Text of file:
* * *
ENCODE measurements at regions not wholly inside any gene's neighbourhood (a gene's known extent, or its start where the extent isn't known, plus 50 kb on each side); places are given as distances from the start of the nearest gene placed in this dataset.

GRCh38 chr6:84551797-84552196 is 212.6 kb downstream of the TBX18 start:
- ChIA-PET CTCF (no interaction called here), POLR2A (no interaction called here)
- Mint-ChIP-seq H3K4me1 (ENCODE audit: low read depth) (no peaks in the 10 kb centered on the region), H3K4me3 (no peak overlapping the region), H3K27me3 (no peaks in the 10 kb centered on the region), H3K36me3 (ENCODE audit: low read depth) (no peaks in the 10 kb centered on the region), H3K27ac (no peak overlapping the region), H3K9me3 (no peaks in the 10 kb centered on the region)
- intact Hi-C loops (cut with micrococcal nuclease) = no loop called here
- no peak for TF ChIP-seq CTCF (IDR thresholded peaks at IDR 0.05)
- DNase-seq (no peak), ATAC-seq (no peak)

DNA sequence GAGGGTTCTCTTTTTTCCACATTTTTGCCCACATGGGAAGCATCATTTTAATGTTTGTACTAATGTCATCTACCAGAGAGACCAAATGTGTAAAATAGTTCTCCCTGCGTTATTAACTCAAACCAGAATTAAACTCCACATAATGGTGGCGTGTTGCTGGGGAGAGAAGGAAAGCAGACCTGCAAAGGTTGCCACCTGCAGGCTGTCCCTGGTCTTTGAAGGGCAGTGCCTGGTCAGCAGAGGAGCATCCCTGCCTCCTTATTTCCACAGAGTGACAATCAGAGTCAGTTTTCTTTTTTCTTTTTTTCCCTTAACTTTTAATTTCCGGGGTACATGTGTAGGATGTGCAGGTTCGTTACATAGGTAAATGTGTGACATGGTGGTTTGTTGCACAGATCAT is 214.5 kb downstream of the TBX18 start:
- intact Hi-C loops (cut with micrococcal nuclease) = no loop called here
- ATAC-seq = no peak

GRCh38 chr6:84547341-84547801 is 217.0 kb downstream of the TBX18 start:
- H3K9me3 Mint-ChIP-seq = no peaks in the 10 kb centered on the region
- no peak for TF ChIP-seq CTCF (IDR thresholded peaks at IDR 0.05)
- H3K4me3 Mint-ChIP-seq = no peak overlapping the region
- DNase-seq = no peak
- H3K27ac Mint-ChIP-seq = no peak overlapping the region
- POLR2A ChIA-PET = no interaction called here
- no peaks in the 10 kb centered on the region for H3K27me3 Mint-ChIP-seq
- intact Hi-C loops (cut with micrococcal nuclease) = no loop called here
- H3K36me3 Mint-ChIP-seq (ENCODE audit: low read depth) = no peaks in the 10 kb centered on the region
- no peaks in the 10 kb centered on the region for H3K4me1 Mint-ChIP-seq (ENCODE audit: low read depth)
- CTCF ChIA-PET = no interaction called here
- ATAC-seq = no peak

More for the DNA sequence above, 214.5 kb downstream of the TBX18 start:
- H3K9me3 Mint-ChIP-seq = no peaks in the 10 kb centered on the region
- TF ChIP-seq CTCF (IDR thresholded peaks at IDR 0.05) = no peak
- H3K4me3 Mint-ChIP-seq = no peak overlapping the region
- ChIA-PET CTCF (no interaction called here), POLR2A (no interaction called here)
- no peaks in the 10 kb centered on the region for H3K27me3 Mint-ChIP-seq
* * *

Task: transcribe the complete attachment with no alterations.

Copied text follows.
ENCODE measurements at regions not wholly inside any gene's neighbourhood (a gene's known extent, or its start where the extent isn't known, plus 50 kb on each side); places are given as distances from the start of the nearest gene placed in this dataset.

GRCh38 chr6:84551797-84552196 is 212.6 kb downstream of the TBX18 start:
- ChIA-PET CTCF (no interaction called here), POLR2A (no interaction called here)
- Mint-ChIP-seq H3K4me1 (ENCODE audit: low read depth) (no peaks in the 10 kb centered on the region), H3K4me3 (no peak overlapping the region), H3K27me3 (no peaks in the 10 kb centered on the region), H3K36me3 (ENCODE audit: low read depth) (no peaks in the 10 kb centered on the region), H3K27ac (no peak overlapping the region), H3K9me3 (no peaks in the 10 kb centered on the region)
- intact Hi-C loops (cut with micrococcal nuclease) = no loop called here
- no peak for TF ChIP-seq CTCF (IDR thresholded peaks at IDR 0.05)
- DNase-seq (no peak), ATAC-seq (no peak)

DNA sequence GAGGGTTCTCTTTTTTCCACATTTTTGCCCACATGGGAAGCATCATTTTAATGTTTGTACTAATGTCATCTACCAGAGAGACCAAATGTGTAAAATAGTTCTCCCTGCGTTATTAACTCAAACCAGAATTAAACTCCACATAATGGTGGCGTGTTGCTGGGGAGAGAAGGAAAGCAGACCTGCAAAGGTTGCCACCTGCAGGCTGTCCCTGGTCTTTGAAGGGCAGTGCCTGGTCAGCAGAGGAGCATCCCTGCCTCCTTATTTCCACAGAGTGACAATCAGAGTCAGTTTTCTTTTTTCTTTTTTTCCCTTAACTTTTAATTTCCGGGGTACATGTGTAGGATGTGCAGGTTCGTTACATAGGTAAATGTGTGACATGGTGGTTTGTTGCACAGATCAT is 214.5 kb downstream of the TBX18 start:
- intact Hi-C loops (cut with micrococcal nuclease) = no loop called here
- ATAC-seq = no peak

GRCh38 chr6:84547341-84547801 is 217.0 kb downstream of the TBX18 start:
- H3K9me3 Mint-ChIP-seq = no peaks in the 10 kb centered on the region
- no peak for TF ChIP-seq CTCF (IDR thresholded peaks at IDR 0.05)
- H3K4me3 Mint-ChIP-seq = no peak overlapping the region
- DNase-seq = no peak
- H3K27ac Mint-ChIP-seq = no peak overlapping the region
- POLR2A ChIA-PET = no interaction called here
- no peaks in the 10 kb centered on the region for H3K27me3 Mint-ChIP-seq
- intact Hi-C loops (cut with micrococcal nuclease) = no loop called here
- H3K36me3 Mint-ChIP-seq (ENCODE audit: low read depth) = no peaks in the 10 kb centered on the region
- no peaks in the 10 kb centered on the region for H3K4me1 Mint-ChIP-seq (ENCODE audit: low read depth)
- CTCF ChIA-PET = no interaction called here
- ATAC-seq = no peak

More for the DNA sequence above, 214.5 kb downstream of the TBX18 start:
- H3K9me3 Mint-ChIP-seq = no peaks in the 10 kb centered on the region
- TF ChIP-seq CTCF (IDR thresholded peaks at IDR 0.05) = no peak
- H3K4me3 Mint-ChIP-seq = no peak overlapping the region
- ChIA-PET CTCF (no interaction called here), POLR2A (no interaction called here)
- no peaks in the 10 kb centered on the region for H3K27me3 Mint-ChIP-seq